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Vandalized Historic Black church in Maryland part of $4M preservation grants

The first round of funding from the Preserving Black Churches grant program includes Scotland AME Zion Church in Potomac, Maryland.

POTOMAC, Md. — A historic Black church in Potomac, Maryland, that was burglarized and vandalized last year is one of 35 historic Black churches nationwide to receive part of $4 million in grants.

The National Trust for Historic Preservation announced the list of churches to receive grant money last month as part of the Action Fund's Preserving Black Churches grant program. Scotland AME Zion Church is among those churches receiving funds.

The Action Fund’s Preserving Black Churches program is a $20 million initiative funded by Lilly Endowment Inc. to help historic Black churches and congregations reimagine, redesign, and deploy historic preservation to protect the cultural assets and legacies they steward, tell their stories of resiliency and hope, and carry their missions into the future. With more than $80 million in funding, the Action Fund is the largest U.S. resource dedicated to the preservation of African American historic places. 

Police are still searching for suspects that broke into the Scotland AME Zion Church back in November and vandalized it. The suspects were caught on surveillance video.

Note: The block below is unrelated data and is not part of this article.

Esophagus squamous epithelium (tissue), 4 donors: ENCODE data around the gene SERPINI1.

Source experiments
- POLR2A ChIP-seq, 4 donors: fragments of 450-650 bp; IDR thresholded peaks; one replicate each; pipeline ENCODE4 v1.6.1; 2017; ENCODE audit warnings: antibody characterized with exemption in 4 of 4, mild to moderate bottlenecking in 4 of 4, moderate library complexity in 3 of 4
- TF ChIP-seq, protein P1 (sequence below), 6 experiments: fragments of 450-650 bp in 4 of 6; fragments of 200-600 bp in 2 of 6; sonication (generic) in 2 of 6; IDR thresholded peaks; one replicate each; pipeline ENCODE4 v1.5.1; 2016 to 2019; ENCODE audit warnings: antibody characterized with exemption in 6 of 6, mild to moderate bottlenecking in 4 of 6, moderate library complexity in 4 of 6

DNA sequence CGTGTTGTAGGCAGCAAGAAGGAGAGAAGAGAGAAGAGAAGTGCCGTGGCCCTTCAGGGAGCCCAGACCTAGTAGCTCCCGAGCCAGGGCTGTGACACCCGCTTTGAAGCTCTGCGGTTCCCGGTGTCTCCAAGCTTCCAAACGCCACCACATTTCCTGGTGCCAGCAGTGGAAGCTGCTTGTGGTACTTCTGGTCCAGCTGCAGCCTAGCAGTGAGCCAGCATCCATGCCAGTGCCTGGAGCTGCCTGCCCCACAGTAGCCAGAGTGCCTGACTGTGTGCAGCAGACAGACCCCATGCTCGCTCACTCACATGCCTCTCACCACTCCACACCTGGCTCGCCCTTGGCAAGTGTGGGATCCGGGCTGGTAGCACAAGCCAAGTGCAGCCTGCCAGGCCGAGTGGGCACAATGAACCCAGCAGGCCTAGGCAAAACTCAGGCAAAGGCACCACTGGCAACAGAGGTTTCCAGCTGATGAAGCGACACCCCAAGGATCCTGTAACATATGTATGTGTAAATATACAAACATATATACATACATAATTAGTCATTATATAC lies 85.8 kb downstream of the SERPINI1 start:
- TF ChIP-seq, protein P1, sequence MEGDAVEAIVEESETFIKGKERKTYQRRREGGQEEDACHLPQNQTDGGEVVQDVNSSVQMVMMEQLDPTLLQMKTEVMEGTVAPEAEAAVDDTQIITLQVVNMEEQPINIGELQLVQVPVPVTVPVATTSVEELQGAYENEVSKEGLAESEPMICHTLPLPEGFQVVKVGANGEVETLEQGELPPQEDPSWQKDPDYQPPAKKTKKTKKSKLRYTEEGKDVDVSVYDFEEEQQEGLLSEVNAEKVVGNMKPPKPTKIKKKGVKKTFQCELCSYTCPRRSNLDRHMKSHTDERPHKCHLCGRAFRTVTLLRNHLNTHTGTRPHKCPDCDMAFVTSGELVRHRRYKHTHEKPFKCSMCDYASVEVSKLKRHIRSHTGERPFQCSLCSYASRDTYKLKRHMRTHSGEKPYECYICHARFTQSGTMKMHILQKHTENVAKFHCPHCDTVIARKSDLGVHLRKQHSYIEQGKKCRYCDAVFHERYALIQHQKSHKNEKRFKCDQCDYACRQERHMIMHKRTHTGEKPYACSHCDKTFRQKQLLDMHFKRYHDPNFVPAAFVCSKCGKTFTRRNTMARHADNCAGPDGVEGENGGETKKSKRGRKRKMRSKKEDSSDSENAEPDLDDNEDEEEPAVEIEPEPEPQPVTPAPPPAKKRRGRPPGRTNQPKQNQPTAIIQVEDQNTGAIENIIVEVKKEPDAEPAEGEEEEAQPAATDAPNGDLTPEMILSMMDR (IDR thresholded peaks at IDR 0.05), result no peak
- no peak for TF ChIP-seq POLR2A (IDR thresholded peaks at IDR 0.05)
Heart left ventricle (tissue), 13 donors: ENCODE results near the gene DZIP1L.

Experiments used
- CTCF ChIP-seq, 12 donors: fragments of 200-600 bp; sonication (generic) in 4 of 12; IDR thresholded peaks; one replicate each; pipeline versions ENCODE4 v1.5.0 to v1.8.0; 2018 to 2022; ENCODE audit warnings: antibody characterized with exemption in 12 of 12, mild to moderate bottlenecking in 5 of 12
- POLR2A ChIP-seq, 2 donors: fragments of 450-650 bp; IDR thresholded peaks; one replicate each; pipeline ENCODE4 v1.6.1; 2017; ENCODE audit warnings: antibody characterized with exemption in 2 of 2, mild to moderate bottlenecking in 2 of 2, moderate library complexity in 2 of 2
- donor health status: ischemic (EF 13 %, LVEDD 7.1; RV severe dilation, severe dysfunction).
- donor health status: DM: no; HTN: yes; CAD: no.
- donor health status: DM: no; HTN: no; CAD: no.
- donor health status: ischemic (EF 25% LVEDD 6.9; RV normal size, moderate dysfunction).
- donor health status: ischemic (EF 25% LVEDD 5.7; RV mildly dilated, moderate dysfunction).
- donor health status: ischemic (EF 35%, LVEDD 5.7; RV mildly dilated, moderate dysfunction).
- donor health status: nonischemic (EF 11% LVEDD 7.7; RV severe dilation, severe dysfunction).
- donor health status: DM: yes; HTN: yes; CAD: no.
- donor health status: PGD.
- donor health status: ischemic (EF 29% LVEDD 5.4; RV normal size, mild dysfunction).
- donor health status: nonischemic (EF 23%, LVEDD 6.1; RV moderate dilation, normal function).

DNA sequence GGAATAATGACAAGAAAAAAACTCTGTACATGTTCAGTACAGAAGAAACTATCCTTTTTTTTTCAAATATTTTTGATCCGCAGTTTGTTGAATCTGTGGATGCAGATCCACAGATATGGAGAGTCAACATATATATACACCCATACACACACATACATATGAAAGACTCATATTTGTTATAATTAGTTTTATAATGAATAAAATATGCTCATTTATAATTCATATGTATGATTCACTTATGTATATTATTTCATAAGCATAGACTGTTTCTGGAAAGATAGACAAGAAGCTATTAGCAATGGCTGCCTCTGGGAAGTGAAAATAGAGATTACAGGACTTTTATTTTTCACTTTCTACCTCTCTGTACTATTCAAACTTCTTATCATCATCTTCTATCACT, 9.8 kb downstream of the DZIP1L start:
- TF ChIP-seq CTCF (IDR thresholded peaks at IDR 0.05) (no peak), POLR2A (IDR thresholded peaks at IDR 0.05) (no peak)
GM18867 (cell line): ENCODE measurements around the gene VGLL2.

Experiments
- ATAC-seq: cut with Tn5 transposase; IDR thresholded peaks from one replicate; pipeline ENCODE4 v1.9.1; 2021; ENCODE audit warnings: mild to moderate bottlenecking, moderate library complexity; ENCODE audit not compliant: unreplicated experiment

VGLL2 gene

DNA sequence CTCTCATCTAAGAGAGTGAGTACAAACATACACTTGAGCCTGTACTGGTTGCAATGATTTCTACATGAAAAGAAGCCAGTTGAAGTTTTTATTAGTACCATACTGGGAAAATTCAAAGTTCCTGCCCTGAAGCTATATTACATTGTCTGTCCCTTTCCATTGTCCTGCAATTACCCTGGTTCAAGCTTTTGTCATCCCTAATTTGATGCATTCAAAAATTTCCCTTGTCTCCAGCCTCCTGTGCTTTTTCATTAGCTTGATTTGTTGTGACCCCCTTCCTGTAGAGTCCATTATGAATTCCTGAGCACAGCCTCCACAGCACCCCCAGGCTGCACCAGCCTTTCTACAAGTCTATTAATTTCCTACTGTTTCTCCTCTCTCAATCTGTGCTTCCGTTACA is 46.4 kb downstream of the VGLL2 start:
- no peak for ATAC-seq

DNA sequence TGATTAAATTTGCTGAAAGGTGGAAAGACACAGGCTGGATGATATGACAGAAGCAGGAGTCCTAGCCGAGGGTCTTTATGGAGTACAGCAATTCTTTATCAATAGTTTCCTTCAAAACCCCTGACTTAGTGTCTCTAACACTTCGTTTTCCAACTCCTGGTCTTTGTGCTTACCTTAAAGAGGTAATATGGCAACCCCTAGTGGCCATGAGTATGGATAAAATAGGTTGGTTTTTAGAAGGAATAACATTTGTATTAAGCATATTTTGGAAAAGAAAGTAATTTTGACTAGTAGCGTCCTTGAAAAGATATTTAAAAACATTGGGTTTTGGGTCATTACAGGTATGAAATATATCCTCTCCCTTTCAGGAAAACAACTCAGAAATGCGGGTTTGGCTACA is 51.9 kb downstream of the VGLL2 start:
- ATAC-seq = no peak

According to the church's website, the church was built by hand and opened in 1924 by Black congregants in Potomac. 

"Registered as a State Historic Site by the Maryland Historical Trust, today the church is the only historic building to survive in the Scotland community. It is a site of struggle, triumph, and resiliency that deserves to be celebrated and supported," the website states.

This Action Fund gift — its largest to date — helps ensure that historic Black churches continue to drive change in our society.

“Leaving an indelible imprint on our society, historic Black churches hold an enduring legacy of community, spirituality, and freedom that continues to span generations,” said Brent Leggs, executive director, African American Cultural Heritage Action Fund and senior vice president, National Trust for Historic Preservation. “The Action Fund created the Preserving Black Churches program to recognize and celebrate the Black church for its contributions on American life, culture, and history, while also investing in their physical permanence and financial sustainment into the future. We are honored to award our first round of grantees with the resources needed to ensure the Black church continues to stand in its fullest glory.” 

Prior to the grant announcement, and vandalism, Scotland AME Zion Church was fundraising for a renovation after the historic building was damaged by flooding in 2019. 

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